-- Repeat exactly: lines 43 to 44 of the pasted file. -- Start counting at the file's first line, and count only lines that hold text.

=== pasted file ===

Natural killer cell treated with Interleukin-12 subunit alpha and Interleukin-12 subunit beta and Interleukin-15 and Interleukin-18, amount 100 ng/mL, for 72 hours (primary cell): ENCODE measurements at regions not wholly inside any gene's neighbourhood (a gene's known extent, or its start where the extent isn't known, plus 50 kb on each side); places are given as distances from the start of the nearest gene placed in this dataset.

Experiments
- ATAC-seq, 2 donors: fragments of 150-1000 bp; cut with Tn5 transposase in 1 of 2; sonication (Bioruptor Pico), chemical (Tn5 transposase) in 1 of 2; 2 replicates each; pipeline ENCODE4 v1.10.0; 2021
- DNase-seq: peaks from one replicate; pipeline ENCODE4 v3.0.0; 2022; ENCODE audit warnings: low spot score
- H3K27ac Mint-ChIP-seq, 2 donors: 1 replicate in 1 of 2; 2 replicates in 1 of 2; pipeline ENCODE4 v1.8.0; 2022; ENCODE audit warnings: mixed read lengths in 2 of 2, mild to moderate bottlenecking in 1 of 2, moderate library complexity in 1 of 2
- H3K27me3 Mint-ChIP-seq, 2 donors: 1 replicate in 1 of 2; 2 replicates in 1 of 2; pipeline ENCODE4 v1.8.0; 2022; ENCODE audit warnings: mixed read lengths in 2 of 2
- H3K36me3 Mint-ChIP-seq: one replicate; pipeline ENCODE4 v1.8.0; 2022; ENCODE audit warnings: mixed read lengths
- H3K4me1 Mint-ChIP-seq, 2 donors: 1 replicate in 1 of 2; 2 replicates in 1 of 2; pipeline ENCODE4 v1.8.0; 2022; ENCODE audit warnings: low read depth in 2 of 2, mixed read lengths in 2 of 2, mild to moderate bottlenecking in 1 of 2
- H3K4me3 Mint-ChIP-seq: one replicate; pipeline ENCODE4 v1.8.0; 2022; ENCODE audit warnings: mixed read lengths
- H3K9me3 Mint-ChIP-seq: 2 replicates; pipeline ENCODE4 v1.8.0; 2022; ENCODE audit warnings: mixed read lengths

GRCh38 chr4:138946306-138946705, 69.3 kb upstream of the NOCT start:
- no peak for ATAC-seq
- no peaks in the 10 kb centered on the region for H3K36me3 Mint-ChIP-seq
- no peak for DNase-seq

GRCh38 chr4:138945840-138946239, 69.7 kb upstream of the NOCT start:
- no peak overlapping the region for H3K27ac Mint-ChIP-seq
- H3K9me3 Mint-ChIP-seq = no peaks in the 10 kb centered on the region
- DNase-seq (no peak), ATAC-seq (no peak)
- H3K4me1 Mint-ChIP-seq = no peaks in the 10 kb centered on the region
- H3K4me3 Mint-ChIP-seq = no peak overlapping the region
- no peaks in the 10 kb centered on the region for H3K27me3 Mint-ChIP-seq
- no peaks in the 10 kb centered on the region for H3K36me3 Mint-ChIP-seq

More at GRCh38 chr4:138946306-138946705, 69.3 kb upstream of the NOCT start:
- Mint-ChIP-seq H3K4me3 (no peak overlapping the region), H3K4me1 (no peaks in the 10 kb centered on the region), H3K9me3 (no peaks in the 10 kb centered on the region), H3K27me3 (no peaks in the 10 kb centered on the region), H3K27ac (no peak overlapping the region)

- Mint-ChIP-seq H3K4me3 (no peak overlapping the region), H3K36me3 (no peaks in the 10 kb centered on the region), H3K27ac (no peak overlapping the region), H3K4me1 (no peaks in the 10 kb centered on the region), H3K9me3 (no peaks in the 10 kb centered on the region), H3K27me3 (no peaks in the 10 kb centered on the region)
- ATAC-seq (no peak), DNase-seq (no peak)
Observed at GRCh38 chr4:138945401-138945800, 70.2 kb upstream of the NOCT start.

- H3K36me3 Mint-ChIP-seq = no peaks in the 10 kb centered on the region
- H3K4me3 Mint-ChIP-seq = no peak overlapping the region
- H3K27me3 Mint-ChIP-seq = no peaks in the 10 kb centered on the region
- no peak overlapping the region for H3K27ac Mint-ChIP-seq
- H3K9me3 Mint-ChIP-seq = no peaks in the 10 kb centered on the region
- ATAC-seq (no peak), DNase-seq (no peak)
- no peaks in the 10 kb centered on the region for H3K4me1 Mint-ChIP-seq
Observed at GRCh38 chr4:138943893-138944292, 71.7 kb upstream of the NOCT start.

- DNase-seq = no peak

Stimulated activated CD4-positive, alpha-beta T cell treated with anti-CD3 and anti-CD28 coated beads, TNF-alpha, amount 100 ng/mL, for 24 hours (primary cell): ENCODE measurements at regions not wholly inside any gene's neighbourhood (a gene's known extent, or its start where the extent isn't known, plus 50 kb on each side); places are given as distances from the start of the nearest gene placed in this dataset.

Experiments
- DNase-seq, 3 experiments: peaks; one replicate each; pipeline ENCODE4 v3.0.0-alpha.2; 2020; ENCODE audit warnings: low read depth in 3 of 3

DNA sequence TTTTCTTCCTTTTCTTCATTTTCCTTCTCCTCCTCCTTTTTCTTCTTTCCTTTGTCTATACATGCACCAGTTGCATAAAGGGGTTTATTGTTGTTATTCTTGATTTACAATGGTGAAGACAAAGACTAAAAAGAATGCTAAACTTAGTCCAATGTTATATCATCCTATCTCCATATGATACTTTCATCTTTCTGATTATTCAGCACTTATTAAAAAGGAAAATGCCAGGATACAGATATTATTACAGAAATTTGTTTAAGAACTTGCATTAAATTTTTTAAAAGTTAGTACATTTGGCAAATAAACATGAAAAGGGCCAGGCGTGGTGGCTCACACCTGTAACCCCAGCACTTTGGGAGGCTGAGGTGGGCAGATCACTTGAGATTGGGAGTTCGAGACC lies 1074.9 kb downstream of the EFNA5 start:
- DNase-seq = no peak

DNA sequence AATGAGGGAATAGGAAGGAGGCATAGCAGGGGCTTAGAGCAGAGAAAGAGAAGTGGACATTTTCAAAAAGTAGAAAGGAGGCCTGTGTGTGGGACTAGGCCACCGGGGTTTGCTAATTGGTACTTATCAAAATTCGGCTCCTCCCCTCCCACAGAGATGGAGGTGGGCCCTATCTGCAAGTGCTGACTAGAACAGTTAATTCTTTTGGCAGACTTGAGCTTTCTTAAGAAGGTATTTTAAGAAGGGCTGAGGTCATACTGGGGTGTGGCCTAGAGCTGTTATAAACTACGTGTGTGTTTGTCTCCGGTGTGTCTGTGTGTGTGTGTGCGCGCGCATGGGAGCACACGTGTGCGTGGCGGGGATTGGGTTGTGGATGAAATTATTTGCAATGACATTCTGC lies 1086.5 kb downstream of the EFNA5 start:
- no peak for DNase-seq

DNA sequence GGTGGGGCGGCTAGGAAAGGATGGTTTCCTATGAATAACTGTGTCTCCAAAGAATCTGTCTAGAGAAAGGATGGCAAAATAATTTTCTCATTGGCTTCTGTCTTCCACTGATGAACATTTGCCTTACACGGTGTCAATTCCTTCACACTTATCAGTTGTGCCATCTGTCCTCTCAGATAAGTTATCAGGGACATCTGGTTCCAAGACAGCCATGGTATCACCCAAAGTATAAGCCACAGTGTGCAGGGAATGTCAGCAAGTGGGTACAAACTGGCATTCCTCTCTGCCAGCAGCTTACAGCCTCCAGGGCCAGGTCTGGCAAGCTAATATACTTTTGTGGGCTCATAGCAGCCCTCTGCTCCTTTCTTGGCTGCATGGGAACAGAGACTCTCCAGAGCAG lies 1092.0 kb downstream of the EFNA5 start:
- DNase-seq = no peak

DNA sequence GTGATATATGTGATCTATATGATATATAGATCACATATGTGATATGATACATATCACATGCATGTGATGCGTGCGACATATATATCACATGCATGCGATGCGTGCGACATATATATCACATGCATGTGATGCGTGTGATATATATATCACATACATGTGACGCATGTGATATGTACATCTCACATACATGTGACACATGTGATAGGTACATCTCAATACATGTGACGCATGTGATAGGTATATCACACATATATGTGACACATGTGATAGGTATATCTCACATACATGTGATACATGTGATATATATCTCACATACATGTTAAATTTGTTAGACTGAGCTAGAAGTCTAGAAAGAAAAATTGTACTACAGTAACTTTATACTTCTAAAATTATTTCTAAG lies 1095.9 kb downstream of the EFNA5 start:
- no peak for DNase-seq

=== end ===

- no peak for DNase-seq

DNA sequence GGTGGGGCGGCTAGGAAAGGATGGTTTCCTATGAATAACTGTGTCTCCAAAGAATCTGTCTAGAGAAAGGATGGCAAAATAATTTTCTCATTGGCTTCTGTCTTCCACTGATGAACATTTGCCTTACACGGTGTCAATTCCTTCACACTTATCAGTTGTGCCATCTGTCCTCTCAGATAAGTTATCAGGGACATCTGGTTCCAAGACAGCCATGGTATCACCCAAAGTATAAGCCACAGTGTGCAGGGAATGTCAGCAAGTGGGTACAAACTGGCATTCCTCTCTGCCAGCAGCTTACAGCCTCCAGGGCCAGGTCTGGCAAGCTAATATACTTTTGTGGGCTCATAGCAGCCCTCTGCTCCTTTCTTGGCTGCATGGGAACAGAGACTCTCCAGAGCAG lies 1092.0 kb downstream of the EFNA5 start: